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Midway voters should be embarrassed
Midway perspective
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I congratulate Mayor Clemontine Washington, who was able to turn out her core constituents for a decisive victory in Midway’s municipal election last week, but I am very embarrassed for the city of Midway.
Out of more than 1,185 registered voters in the city, only 351 turned out to vote. Seventy-one percent of Midway residents who had the potential to change the direction in which the city is headed decided, for one reason or another, that doing so was not worth their time. Voter apathy now is part of our collective mentality, which begs the question: If people don’t participate, at what point does a democracy cease to be democratic?
There appears to be a belief that one’s vote doesn’t matter. People are following the news less, and thus are out of touch with city affairs. But perhaps most of all, there’s a sense that politics is dirty business, and politicians are morally and ethically lacking.
Many Midway residents have complained about how the city is being run, but when it came time to express this discontent at the polls, apathy set in. I guess the voters weren’t as discontent as they said they were.
Several weeks ago, I wrote about how important it is to vote and how every vote is important. Why complain about the problems in the city if you do not express your opinion with your vote? The word apathy means that the voters have no interest, no emotion, no feelings and no voice on the issues. This is wrong. You do have a say, and your vote could have been that voice.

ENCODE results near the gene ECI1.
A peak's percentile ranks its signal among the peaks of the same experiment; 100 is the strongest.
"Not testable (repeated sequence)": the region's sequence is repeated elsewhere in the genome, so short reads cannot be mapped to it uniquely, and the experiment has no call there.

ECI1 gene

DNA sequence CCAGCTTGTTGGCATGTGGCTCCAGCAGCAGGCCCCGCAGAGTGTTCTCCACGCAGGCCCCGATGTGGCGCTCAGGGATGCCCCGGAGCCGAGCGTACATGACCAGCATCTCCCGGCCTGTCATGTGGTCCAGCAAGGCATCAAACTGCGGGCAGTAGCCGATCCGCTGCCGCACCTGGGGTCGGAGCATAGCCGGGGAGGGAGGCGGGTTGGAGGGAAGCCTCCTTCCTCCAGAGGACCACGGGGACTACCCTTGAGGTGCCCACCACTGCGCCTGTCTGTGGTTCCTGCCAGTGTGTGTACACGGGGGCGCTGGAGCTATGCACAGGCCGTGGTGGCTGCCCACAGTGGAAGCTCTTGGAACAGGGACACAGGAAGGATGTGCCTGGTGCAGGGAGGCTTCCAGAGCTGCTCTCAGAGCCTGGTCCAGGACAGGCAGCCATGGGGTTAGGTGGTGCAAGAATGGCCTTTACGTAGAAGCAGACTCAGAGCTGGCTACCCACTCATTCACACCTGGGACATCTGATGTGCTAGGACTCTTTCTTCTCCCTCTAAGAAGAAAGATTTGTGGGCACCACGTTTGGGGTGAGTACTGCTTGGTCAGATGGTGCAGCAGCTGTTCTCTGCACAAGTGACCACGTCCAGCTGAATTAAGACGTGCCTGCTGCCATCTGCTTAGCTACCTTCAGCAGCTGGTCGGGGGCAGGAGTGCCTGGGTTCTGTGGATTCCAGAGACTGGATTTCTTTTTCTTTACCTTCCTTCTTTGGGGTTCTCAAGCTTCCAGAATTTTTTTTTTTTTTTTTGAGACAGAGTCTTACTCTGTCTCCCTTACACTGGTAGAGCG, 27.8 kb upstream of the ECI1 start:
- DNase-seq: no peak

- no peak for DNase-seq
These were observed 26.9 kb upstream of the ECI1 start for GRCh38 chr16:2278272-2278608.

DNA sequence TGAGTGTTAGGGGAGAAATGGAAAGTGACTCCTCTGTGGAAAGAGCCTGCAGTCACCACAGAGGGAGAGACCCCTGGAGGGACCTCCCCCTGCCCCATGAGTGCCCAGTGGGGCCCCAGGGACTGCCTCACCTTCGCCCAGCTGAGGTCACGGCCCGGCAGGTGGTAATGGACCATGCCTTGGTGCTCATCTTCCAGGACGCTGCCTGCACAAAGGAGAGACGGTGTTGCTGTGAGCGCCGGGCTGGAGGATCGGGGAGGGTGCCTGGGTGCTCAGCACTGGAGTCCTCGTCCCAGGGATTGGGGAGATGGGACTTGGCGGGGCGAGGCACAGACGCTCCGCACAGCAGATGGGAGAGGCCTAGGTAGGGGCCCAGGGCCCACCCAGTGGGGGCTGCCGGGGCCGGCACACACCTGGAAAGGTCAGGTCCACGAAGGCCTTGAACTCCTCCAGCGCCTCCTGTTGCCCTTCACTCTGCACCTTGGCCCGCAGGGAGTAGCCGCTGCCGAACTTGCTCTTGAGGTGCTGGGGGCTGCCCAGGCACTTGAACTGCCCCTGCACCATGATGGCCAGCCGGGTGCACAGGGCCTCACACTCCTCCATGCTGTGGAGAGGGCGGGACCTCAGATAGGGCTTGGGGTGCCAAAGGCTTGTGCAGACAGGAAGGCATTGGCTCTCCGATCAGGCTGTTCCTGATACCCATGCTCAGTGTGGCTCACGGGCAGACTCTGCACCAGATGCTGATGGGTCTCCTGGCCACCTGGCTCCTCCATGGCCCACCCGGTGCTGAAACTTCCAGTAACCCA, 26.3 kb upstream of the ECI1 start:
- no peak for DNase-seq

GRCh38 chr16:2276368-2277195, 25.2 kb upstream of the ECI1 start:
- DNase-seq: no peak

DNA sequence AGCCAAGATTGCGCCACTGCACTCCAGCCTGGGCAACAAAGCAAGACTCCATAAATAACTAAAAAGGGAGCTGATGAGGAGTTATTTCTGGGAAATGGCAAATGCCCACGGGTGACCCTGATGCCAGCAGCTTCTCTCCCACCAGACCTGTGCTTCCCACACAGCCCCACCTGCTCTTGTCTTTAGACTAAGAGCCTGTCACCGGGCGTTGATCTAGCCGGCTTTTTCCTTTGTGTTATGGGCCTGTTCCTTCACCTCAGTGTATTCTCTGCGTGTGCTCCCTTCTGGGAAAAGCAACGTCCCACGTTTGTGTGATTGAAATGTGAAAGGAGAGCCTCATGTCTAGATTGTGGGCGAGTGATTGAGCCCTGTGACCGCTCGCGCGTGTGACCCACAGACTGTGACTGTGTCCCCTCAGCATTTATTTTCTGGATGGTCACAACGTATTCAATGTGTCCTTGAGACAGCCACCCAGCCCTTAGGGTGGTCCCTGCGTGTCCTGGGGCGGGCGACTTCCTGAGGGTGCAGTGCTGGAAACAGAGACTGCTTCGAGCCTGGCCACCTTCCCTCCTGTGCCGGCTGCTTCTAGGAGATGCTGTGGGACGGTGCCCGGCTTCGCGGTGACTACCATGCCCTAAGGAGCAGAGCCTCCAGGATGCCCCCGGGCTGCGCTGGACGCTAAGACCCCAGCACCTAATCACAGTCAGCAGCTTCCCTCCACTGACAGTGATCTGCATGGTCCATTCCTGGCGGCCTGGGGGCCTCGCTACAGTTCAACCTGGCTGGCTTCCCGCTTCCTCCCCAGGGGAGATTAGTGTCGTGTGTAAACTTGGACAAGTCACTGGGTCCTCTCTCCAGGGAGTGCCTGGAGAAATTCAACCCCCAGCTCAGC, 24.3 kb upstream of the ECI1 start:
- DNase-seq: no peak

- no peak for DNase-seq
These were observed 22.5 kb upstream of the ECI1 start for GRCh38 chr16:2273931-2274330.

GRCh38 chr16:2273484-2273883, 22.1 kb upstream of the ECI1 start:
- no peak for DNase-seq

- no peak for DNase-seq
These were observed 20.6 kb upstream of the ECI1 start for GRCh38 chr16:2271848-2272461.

By not voting, you expressed your true feelings. By not voting, you consented to continue with an administration that is known for raising taxes, wasting taxpayer money, ignoring citizens’ needs and maintaining an anti-business/anti-jobs position.
The voters had an opportunity to vote for experienced business managers to run the city but instead elected people with no business experience. A city is like a business and should be run by experienced leaders, not social organizers. Midway has not grown because of poor leadership, and it looks like this trend will continue for another four years.    
Bad officials are elected by good citizens who do not vote. Elected officials make the laws and are in the best position to help a city prosper or fail. Good, hard-working elected officials can turn things around, but if you don’t vote, you will never know what a difference you can make, especially in a small city like Midway.
When 71 percent of the population stays home on Election Day, we get a system of unequal representation. That is, politicians generate benefits for those who vote and mostly ignore those who don’t.  
A low voter turnout is an indication that the voters really don’t care who wins or loses. For two years, I have attempted to educate the citizens of Midway with my column on what was happening in city government. Many citizens have told me they look forward to the column and agreed with what I write, but the elections indicate otherwise.
There is a saying: “Insanity is doing the same thing over and over again and expecting different results.” Well, voters, you are doing the same thing over again.

Calderone is a conservative who lives in Midway. He is a professional salesperson and has written articles for trade publications in various fields for 30 years.

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